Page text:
In 2009, Toronto-based, American-born poet Damian Rogers released her first volume of poetry, Paper Radio. The lifestyle and philosophy of the Shakers and their matriarch Ann Lee are recurring themes in her work.

Education[edit]

A Shaker School, The Communistic Societies of the United States, by Charles Nordhoff, 1875

The Shaker educational system was very advanced. The educational subjects included reading, spelling, oration, arithmetic and manners. The boys would pick them up in several years to reap the benefits. The boys would attend class during the winter and the girls in the summer. Parents outside of the community respected the Shakers' schooling so much that they often took advantage of schooling that the Shaker villages provided. Parents would drop their child off at the village to be educated, only to return several years later to pick up the children. Those who were removed from the Shaker community by their parents were not the only ones to leave. Once the child reached 21 years of age, they were given the option to remain Shakers. Less than 25 percent of the young adults remained in the community.

Modern-day Shakers[edit]

The dwelling house at Sabbathday Lake Shaker Village, the only active Shaker community, located in New Gloucester, Maine.

Turnover was high; the group reached maximum size of about 5,000 full members in 1840,[49] and/or 6,000 believers at the peak of the Shaker movement. There were only 12 Shaker communities left by 1920.[50] The Shaker communities continued to lose members, partly through attrition, since believers did not give birth to children, and also due to economics; hand-made products by Shakers weren't as competitive as mass-produced products and individuals moved to the cities for better livelihoods.

The only remaining active Shaker community in the United States is Sabbathday Lake Shaker Village in Maine, which as of 2012 had only three members: Sister June Carpenter, Brother Arnold Hadd, and Sister Frances Carr.[51][52][53]

See also[edit]

Notes[edit]

  1. ^ Brethren, Mennonites and Quakers are the three "historic peace churches." Other religions were pacifists who eschewed violence and war, including the Shakers.[23]

References[edit]

  1. ^ Stephen J. Stein, The Shaker Experience in America (1992) pp 1–8
  2. ^ Evans. Shakers: Compendium of the Origin, History.... p. 20.
  3. ^ a b Michael Bjerknes Aune; Valerie M. DeMarinis. Religious and Social Ritual: Interdisciplinary Explorations. SUNY Press; 1996. ISBN 978-0-7914-2825-2. p. 105.
  4. ^ Rosemary Radford Ruether. Women and Redemption: A Theological History. Fortress Press; 2011. ISBN 978-1-4514-1778-4. p. 122.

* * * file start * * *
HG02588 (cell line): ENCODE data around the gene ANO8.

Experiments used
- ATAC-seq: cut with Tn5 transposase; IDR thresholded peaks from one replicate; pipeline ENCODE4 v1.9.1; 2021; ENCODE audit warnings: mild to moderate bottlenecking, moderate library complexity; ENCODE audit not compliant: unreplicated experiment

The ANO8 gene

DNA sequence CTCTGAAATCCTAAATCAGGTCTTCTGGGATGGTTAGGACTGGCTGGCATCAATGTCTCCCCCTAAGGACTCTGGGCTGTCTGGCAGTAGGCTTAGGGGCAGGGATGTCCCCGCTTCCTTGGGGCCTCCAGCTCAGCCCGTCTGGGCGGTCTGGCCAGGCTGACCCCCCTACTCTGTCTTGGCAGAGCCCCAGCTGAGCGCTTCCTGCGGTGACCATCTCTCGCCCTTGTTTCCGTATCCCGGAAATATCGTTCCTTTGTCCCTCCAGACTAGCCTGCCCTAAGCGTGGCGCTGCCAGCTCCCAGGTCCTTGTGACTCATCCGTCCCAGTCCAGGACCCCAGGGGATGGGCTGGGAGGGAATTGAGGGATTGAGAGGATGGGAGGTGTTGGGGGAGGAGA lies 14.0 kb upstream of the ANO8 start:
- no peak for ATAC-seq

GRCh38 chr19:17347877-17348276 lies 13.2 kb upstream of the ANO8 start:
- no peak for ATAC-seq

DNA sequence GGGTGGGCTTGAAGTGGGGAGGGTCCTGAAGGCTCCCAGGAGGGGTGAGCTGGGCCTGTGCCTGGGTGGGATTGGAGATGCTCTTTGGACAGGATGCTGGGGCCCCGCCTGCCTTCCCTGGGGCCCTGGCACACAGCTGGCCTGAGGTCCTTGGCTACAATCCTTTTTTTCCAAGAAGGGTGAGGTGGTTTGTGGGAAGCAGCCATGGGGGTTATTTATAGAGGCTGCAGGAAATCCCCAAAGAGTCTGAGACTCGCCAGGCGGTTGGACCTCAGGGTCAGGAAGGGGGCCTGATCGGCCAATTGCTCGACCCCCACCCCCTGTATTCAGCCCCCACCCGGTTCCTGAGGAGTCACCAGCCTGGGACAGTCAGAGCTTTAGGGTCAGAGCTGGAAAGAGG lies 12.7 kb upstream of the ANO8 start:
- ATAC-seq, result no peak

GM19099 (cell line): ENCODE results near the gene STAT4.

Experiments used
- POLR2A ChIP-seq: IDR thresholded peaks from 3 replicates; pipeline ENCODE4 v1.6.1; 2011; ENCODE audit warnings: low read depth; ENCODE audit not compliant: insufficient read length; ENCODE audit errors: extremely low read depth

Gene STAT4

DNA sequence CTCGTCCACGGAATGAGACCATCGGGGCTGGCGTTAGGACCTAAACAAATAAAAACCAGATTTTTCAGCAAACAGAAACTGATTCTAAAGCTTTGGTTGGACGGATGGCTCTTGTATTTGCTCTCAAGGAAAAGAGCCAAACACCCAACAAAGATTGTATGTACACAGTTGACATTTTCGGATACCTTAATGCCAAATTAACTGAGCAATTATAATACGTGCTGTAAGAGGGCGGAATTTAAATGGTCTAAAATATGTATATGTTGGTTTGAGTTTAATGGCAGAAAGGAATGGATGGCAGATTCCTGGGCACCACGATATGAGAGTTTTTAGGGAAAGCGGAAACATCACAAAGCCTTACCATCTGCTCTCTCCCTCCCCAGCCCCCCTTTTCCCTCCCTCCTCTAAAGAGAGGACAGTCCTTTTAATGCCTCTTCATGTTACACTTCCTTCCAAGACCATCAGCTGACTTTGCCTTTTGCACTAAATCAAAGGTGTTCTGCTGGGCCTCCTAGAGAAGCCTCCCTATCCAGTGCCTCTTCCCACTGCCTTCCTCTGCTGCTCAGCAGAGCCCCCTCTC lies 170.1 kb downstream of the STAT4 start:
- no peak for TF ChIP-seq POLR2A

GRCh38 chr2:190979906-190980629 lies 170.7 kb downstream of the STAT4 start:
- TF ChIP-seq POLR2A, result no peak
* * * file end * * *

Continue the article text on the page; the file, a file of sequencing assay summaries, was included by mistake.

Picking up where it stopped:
5. ^ Bob Clark. Enfield, Connecticut: Stories Carved in Stone. Dog Pond Press; 1 January 2006. ISBN 978-0-9755362-5-4. p. 189.
  6. ^ a b c d Frederick William Evans. Shakers: Compendium of the Origin, History, Principles, Rules and Regulations, Government, and Doctrines of the United Society of Believers in Christ's Second Appearing : with Biographies of Ann Lee, William Lee, Jas. Whittaker, J. Hocknell, J. Meacham, and Lucy Wright. Appleton; 1859. pp. 17-22.
  7. ^ Edward Palmer Thompson. The Making of the English Working Class. IICA; 1980. GGKEY:W8XC2FBP0LR. p. 48.
  8. ^ Evans. Shakers: Compendium of the Origin, History.... pp. 127–128, 132-137.
  9. ^ "Shaker Eldress Dies". Associated Press. October 4, 1990. Retrieved 2010-08-30. 
  10. ^ D'Ann Campbell, "Women's Life in Utopia: The Shaker Experiment in Sexual Equality Reappraised – 1810 to 1860,: New England Quarterly Vol. 51, No. 1 (Mar., 1978), pp. 23–38 in JSTOR
  11. ^ Evans. Shakers: Compendium of the Origin, History.... p. 127–131.
  12. ^ Evans. Shakers: Compendium of the Origin, History.... p. 23.
  13. ^ Evans. Shakers: Compendium of the Origin, History.... pp. 23–24, 138-144.
  14. ^ William J. Haskett. Shakerism Unmasked, Or The History of the Shakers .... author, E.H. Walkley, printer; 1828. p. 25–34.
  15. ^ Evans. Shakers: Compendium of the Origin, History.... pp. 35-37.
  16. ^ Stein, The Shaker Experience in America pp. 10–12, 41–42.
  17. ^ Stein, The Shaker Experience in America pp. 42–44
  18. ^ Stein, The Shaker Experience in America pp. 55, 110
  19. ^ Stein, Shaker Experience pp 62–54.
  20. ^ Christian Becksvoort. The Shaker Legacy: Perspectives on an Enduring Furniture Style. Taunton Press; 2000. ISBN 978-1-56158-357-7. p. 40.
  21. ^ Jane F. Crosthwaite, “The Spirit Drawings of Hannah Cahoon: Window on the Shakers and their Folk Art,” Communal Societies 7 (1987): 1–15.
  22. ^ David A. Schorsch and Ruth Wolfe. A Cutwork Tree of Life in the manner of Hannah Cohoon. AFANews. February 23, 2013. Retrieved March 23, 2014.
  23. ^ John Whiteclay Chambers; Fred Anderson. The Oxford Companion to American Military History. Oxford University Press; 1999. ISBN 978-0-19-507198-6. p. 522.
  24. ^ a b c  This article incorporates public domain material from the National Park Service document "The Shakers" Shaker Historic Trail" (retrieved on March 23, 2014).
  25. ^ Beliefs of The United Society of Shakers at Sabbathday Lake, Maine The United Society of Shakers at Sabbathday Lake, Maine. Retrieved January 18, 2011.
  26. ^ "Shaker Baby," Pittsfield Sun, September 3, 1873, 1.
  27. ^ Edward D. Andrews and Faith Andrews, “The Shaker Children’s Order,” Winterthur Portfolio 8 (1973): 201–14. in JSTOR